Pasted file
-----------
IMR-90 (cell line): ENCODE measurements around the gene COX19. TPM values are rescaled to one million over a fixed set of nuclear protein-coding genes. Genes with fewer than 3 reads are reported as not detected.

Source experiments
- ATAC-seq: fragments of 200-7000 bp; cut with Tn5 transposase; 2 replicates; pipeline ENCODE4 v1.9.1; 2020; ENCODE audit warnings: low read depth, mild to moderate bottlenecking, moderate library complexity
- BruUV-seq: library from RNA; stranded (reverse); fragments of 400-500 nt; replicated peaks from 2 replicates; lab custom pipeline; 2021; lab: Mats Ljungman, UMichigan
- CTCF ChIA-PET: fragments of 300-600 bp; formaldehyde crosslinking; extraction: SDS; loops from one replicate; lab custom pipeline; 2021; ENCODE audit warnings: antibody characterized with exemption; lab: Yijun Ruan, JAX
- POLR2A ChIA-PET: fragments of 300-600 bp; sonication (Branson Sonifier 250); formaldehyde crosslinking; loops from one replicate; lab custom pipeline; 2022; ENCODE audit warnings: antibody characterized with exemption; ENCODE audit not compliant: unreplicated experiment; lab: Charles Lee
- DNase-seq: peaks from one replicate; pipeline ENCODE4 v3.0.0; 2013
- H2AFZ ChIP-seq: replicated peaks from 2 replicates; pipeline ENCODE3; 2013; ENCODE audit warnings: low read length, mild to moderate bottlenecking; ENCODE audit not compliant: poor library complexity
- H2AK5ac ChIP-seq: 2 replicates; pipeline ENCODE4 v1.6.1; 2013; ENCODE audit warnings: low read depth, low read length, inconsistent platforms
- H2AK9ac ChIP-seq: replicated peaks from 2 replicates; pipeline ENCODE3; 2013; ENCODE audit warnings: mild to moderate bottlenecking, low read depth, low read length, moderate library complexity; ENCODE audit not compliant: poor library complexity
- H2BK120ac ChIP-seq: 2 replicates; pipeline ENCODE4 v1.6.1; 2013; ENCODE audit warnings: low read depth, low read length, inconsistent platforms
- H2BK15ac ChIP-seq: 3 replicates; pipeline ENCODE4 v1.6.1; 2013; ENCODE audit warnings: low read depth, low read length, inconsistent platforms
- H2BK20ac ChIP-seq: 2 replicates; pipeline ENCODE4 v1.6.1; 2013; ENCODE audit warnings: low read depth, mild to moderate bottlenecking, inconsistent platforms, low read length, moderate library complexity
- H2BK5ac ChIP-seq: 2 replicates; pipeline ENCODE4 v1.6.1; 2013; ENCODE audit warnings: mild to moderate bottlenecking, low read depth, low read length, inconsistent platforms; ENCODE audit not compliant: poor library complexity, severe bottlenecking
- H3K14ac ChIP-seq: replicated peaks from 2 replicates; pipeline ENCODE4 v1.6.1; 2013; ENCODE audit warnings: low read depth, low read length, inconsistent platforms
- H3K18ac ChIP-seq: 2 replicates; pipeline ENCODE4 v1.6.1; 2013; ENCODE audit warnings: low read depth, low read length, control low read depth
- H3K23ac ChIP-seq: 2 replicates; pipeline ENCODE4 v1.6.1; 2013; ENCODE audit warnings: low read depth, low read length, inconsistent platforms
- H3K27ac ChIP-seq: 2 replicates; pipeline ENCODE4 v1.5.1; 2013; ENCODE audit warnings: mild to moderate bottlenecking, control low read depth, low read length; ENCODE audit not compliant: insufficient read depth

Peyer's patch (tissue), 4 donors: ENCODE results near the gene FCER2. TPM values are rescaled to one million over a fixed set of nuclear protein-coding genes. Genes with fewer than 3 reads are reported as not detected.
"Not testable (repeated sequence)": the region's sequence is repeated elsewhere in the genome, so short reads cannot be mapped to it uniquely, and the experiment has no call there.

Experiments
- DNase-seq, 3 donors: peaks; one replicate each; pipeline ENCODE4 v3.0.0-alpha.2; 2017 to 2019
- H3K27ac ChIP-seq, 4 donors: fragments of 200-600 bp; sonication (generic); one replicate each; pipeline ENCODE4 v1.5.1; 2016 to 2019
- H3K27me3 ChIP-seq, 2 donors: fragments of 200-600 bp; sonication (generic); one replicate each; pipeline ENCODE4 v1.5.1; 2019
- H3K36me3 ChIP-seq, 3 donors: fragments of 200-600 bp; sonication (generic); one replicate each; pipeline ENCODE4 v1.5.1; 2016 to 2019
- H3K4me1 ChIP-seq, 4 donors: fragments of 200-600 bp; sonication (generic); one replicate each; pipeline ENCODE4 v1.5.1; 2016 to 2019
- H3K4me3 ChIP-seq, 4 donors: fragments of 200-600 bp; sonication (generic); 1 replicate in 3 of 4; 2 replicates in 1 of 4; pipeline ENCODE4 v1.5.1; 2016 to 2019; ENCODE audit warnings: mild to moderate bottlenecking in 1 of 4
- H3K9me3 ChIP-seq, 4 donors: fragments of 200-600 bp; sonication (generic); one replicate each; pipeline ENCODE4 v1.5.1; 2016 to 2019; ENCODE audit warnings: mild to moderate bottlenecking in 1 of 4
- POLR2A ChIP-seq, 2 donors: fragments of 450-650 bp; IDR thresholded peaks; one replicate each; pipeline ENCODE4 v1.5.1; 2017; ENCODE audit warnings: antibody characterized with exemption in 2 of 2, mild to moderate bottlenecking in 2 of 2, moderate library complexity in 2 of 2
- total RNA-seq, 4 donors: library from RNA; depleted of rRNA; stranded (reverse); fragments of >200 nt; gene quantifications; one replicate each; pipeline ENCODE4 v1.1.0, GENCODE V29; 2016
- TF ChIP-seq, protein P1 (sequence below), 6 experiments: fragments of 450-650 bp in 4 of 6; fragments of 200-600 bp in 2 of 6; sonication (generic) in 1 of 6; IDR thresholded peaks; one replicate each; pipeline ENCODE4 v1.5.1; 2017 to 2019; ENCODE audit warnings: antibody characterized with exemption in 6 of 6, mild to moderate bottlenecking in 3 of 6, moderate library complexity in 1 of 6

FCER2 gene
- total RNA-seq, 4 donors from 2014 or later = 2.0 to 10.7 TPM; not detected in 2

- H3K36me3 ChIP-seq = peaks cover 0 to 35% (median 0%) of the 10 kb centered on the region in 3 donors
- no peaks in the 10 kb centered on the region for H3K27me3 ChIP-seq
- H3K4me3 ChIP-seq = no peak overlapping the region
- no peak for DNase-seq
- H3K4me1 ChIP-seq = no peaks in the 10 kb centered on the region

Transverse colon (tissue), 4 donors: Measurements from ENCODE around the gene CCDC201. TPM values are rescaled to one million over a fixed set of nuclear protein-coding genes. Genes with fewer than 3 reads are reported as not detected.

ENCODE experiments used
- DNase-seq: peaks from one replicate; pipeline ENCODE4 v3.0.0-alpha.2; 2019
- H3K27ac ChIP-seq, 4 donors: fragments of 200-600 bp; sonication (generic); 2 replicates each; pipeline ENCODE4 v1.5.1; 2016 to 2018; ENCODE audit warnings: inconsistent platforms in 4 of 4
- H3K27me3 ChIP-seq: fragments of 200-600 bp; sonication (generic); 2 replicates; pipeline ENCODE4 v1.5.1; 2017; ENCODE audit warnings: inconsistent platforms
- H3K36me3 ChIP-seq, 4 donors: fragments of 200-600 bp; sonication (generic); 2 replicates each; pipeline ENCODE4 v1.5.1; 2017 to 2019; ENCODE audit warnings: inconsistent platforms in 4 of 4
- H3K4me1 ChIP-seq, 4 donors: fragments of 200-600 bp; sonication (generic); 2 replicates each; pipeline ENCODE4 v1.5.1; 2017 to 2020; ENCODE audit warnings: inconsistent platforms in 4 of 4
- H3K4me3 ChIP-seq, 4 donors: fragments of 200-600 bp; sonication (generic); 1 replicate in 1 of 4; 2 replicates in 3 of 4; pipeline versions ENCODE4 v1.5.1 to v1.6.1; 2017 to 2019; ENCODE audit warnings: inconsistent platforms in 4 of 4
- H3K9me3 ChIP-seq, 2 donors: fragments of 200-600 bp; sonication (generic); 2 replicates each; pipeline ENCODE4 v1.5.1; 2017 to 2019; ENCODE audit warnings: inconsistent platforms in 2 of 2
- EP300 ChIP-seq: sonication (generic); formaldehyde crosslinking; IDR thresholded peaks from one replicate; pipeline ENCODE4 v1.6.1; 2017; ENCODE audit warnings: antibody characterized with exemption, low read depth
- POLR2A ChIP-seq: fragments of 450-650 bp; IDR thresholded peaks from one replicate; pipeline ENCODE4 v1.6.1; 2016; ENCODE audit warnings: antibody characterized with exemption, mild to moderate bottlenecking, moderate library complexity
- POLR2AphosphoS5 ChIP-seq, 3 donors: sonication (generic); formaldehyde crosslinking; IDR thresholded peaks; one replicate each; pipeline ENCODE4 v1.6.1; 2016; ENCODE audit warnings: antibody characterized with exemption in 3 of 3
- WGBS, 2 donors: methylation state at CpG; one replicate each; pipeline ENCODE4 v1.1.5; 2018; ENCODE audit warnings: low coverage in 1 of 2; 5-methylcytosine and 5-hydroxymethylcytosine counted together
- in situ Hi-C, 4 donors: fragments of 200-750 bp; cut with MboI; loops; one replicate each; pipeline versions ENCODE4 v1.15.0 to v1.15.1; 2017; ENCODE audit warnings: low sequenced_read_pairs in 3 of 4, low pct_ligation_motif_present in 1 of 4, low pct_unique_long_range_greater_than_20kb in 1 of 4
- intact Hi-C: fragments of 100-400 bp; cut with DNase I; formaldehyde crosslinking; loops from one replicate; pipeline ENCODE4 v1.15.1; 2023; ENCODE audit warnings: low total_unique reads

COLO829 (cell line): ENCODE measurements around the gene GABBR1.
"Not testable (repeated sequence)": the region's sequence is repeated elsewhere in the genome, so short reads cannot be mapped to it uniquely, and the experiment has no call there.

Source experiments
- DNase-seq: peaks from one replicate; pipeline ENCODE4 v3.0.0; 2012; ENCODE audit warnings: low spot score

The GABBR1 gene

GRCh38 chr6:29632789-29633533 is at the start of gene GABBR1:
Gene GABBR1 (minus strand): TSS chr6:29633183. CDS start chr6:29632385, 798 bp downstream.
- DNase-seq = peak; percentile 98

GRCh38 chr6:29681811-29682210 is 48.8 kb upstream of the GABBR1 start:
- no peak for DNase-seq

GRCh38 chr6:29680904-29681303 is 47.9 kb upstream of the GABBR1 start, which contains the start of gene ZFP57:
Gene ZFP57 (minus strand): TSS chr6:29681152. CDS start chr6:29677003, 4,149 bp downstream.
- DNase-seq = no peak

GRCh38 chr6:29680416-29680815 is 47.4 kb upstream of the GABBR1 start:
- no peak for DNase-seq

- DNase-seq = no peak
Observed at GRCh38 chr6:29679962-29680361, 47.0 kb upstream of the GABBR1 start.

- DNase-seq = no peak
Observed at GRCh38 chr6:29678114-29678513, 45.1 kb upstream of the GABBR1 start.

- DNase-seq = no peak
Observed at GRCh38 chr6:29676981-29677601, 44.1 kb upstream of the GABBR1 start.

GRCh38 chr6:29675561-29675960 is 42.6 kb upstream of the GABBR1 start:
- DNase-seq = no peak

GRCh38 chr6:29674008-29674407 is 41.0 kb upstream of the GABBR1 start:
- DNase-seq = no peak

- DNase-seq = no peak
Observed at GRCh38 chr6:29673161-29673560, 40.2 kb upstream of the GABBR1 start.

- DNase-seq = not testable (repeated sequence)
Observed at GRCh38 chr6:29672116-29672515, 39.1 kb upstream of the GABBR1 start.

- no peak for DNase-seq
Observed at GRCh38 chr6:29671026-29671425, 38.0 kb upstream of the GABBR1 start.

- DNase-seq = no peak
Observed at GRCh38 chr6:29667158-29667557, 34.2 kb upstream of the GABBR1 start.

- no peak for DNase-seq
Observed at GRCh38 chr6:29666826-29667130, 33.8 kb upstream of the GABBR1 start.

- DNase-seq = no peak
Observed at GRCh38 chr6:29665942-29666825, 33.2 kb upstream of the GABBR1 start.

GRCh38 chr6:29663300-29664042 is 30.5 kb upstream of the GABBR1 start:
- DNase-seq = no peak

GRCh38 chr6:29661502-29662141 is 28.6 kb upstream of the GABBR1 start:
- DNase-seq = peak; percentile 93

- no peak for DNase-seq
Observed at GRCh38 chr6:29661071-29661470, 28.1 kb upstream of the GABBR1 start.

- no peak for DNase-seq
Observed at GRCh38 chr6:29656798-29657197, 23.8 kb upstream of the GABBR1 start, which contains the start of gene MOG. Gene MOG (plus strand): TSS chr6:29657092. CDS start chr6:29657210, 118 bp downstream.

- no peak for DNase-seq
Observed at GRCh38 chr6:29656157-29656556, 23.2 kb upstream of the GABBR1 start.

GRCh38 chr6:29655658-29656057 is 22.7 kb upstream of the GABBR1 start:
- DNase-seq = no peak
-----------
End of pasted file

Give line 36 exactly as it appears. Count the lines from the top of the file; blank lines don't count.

- H3K4me3 ChIP-seq = no peak overlapping the region